Disclaimer: this is an unsupported software, which was written to ease some pain with userspace installation. It is designed solely for developer testing.

Introduction

Did you ever have to build the same package in SLC3 and SLC4 environments? And your desktop might not run either of them? Did you try using virtualization (for example VMware or Xen), but hit memory/disk/CPU limits?

You might try using a chroot environment then!

Chroot environment is basically a complete OS installation in a subdirectory, however it uses the same kernel, same memory, same process space and same network resources as the "hosting" OS. It simply changes the / to this subdirectory.

How to use it

Download an OS image for building

To simplify your life there are some chroot environment tarballs at lxtank02.cern.ch. You can fetch some images prepared for gLite builds directly:

You can also create custom images by VNode.

Once you have the tarball, you need to extract it and customize your startup script:

  mkdir /var/chroot
  cd /var/chroot
  wget http://lxtank02.cern.ch/chroot/SLC4-chroot-master.tgz
  mkdir SLC4
  cd SLC4
  tar -xzf ../SLC4-chroot-master.tgz
  mkdir media mnt proc sys srv tmp
  chmod 1777 tmp
  cd ..

  wget http://lxtank02.cern.ch/chroot/SLC3-chroot-master.tgz
  mkdir SLC3
  cd SLC3
  tar -xzf ../SLC3-chroot-master.tgz
  mkdir media mnt proc sys srv tmp
  chmod 1777 tmp
  cd ..

Download an OS image for testing

There are some extremely small OS images for network boots from u-boot, which you can use for deployment tests:

cd /var/chroot
wget http://lxservb03/u-boot/u-slc5-x86_64-test/u-root.cpio.gz
mkdir slc5
cd slc5
zcat ../u-root.cpio.gz | cpio -iv

RedHat based hosting environment

  wget http://lxtank02/chroot/chroot-envs-0.6.0-1.noarch.rpm
  rpm -ivh chroot-envs-0.6.0-1.noarch.rpm
  chkconfig --add chroot-envs
  service chroot-envs start

Please check the repository for updates!

Debian based hosting environment

  wget http://lxtank02/chroot/chroot-envs_0.6.0-1_all.deb
  dpkg -i chroot-envs_0.6.0-1_all.deb
  update-rc.d chroot-envs defaults 90 18
  /etc/init.d/chroot-envs start

Please check the repository for updates!

Ubuntu based hosting environment

Using the repository of http://ubuntu.cern.ch you can simply install it:

  apt-get install chroot-envs

Adding users

To be able to edit the files directly in the chroot envs it is useful add your user as native user to the OS images. You can do that by editing the passwd, shadow, group and gshadow files in the OS images, or running the following command:

  chroot-envs-create-user  bob

SSH configuration

Please do not forget to edit your firewall rules that the ssh ports (2223 and 2224) of the chroot environments are not exposed!

If everything went well, there is an sshd running in your chroot environment, which you can connect to, as if it was on a different machine.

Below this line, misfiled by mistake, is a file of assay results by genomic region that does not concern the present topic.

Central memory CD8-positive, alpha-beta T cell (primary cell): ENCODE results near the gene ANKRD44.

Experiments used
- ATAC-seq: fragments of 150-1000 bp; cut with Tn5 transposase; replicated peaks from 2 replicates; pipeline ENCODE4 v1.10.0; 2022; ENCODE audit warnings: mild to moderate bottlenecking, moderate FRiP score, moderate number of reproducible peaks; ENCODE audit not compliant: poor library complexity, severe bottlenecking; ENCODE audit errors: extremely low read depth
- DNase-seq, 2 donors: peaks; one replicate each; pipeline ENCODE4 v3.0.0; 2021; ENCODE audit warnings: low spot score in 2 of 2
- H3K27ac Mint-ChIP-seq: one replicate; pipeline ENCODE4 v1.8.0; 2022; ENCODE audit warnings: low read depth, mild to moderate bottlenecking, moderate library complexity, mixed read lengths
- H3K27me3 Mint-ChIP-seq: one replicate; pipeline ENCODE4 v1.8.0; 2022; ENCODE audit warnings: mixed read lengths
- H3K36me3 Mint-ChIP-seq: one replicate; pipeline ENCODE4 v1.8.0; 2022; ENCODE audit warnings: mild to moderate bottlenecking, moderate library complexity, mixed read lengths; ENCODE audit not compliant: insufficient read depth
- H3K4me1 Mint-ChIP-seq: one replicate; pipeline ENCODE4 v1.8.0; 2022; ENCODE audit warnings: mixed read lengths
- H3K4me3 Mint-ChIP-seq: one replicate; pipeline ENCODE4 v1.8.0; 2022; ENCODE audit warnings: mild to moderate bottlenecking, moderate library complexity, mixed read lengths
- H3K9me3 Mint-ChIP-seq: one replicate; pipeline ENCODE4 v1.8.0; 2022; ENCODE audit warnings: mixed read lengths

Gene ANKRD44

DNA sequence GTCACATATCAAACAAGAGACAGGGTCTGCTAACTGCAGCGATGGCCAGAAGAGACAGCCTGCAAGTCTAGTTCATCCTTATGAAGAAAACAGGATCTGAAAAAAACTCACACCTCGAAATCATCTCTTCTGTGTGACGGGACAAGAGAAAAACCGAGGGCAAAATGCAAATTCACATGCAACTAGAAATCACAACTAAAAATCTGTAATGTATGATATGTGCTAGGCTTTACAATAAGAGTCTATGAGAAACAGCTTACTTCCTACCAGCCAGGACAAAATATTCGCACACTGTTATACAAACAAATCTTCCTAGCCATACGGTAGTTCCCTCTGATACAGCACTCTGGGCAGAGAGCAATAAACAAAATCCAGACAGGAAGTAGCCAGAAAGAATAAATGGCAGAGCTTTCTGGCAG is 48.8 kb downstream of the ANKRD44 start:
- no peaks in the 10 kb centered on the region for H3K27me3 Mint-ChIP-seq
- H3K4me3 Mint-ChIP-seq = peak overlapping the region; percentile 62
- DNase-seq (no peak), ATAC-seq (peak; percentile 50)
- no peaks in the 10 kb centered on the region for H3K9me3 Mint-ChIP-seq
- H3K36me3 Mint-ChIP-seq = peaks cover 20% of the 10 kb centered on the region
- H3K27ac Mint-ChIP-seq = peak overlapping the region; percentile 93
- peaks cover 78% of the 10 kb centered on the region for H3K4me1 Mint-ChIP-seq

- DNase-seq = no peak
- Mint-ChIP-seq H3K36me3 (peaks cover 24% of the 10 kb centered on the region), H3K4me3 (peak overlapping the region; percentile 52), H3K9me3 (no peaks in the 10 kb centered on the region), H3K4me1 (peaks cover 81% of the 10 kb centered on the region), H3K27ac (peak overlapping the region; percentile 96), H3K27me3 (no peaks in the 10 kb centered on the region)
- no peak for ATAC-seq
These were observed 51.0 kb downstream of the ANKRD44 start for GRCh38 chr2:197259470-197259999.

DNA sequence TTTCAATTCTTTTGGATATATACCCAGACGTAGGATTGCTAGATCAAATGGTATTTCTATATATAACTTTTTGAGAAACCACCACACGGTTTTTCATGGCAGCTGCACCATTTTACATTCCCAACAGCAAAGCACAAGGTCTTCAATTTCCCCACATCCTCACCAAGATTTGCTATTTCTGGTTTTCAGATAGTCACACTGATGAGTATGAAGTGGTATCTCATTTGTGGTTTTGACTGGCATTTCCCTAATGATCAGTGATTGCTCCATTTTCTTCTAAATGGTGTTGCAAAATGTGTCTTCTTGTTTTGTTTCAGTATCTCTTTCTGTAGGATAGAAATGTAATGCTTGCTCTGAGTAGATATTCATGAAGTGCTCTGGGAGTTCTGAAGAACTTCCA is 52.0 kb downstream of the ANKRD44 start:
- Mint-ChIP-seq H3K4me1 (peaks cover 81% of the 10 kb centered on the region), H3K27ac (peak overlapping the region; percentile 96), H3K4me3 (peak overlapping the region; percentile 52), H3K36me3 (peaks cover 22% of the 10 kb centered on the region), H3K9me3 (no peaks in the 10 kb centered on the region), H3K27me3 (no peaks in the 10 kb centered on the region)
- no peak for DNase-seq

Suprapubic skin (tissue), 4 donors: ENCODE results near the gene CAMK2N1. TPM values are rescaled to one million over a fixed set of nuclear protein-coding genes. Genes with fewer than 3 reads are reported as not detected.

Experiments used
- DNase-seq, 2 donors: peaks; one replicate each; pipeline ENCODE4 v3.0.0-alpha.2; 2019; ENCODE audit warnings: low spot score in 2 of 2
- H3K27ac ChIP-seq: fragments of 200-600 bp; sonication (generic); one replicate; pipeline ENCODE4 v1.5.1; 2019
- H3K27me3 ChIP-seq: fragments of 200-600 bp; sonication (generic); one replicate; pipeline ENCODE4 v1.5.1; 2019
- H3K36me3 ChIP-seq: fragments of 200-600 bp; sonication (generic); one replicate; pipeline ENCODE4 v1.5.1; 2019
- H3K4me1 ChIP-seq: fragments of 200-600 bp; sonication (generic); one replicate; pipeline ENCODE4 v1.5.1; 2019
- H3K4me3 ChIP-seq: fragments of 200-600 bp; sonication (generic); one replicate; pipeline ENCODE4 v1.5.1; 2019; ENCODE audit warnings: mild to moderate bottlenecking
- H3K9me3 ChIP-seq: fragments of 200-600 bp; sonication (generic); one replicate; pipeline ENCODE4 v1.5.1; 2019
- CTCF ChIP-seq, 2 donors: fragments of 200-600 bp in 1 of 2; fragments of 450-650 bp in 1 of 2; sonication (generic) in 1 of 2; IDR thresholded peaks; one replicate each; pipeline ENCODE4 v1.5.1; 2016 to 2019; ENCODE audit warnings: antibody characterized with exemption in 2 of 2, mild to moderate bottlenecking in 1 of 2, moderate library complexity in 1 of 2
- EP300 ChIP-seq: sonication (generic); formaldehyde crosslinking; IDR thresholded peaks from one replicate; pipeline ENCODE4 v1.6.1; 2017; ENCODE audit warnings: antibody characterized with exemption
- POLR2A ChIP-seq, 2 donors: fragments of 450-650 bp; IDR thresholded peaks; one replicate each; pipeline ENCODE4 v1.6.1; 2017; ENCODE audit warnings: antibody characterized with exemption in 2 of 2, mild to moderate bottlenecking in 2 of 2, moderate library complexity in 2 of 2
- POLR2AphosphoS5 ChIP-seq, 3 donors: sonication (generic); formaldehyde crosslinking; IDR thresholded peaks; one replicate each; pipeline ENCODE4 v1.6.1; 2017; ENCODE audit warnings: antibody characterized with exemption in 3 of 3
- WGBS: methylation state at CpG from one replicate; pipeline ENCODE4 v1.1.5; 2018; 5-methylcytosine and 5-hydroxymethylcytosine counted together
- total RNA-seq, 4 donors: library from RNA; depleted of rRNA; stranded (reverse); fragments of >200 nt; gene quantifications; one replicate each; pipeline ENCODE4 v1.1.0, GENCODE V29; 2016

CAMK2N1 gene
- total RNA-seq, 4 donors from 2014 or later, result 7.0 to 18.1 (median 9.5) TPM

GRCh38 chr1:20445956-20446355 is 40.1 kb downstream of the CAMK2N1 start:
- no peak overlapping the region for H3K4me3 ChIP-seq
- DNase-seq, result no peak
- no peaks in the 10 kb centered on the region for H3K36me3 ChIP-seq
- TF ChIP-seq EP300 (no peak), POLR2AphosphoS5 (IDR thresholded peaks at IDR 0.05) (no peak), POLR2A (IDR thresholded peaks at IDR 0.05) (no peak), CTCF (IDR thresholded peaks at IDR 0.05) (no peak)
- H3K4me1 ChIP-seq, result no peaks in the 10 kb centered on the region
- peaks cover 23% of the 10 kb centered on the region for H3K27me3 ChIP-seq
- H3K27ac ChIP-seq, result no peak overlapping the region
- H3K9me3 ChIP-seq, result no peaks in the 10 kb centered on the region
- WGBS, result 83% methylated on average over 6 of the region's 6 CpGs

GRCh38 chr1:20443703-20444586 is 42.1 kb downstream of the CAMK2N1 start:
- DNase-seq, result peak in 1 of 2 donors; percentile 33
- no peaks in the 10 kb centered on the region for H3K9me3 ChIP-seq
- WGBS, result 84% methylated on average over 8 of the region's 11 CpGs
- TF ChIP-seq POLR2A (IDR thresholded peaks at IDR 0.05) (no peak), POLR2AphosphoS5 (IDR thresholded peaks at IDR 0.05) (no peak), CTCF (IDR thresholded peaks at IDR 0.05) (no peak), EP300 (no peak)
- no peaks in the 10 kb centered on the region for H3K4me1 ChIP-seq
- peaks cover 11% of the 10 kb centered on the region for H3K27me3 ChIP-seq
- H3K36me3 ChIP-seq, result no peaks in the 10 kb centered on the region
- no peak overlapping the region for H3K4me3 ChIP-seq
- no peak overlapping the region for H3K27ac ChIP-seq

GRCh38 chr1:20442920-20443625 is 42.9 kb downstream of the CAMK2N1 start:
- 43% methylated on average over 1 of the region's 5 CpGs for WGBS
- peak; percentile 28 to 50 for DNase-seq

To avoid confusion with other ssh daemons on the same IP address, you may add it to your .ssh/config:

Host slc3
    ForwardX11 yes
    ForwardAgent yes
    UserKnownHostsFile ~/.ssh/chroot-slc3-known_hosts
    Hostname 127.0.0.1
    Port 2223
    GSSAPIAuthentication no
    GSSAPIDelegateCredentials no
    PubkeyAuthentication yes
Host slc4
    ForwardX11 yes
    ForwardAgent yes
    UserKnownHostsFile ~/.ssh/chroot-slc4-known_hosts
    Hostname 127.0.0.1
    Port 2224
    GSSAPIAuthentication no
    GSSAPIDelegateCredentials no
    PubkeyAuthentication yes
Host sl5
    ForwardX11 yes
    ForwardAgent yes
    UserKnownHostsFile ~/.ssh/chroot-sl5-known_hosts
    Hostname 127.0.0.1
    Port 2226
    GSSAPIAuthentication no
    GSSAPIDelegateCredentials no
    PubkeyAuthentication yes

You can also generate these entries using /usr/bin/chroot-envs-ssh-config.

At this point you can simply do an 'ssh root@slc4', 'ssh root@slc3' or 'ssh root@sl5' to log into your environment (the initial password is "root").

In case you want to change the root password of the chroot image:

  chroot /var/chroot/sl5
  passwd
  exit

How to use AFS?

We assume that AFS is properly configured in the hosting environment.

The chroot environment needs to have at least 'klog' utility to authenticate with AFS. In SLC3 and SLC4 this is in the CERN maintained 'openafs' package (i.e. 'apt-get/yum install openafs').

Debian or Ubuntu

Edit your /var/chroot/bind-mount.conf file to contain the following lines:

/afs                /afs
/etc/openafs   /usr/vice/etc

SLC3 and SLC4

Edit your bind-mount.conf file to contain the following lines:

/afs                /afs
/usr/vice/etc   /usr/vice/etc

Source code

Source code is available in the git repository http://github.com/szamcsi/chroot-envs or via git: git://github.com/szamcsi/chroot-envs.git

Divers

Here one can find a list of tips and tricks to make the whole stuff more convenient to use.
  1. In order to easily recognize your chroot terminal you can set
       export PS1="[`whoami`@slc3-chroot:\w\$]: "
       
    in your .bashrc file on the guest OS.
  2. In order to avoid updatedb parsing all the (re)mounted afs filesystem, add your bined afs path to the PRUNEFS variable of your /etc/updatedb.conf.
  3. It is worth copying the resolv.conf of the host OS, for example (from the host OS):
       sudo cp /etc/resolv.conf /var/chroot/slc4/etc/
       


Last edit: UnknownUser on 2010-01-22 - 10:18

Number of topics: 1

Maintainer: AkosFrohner


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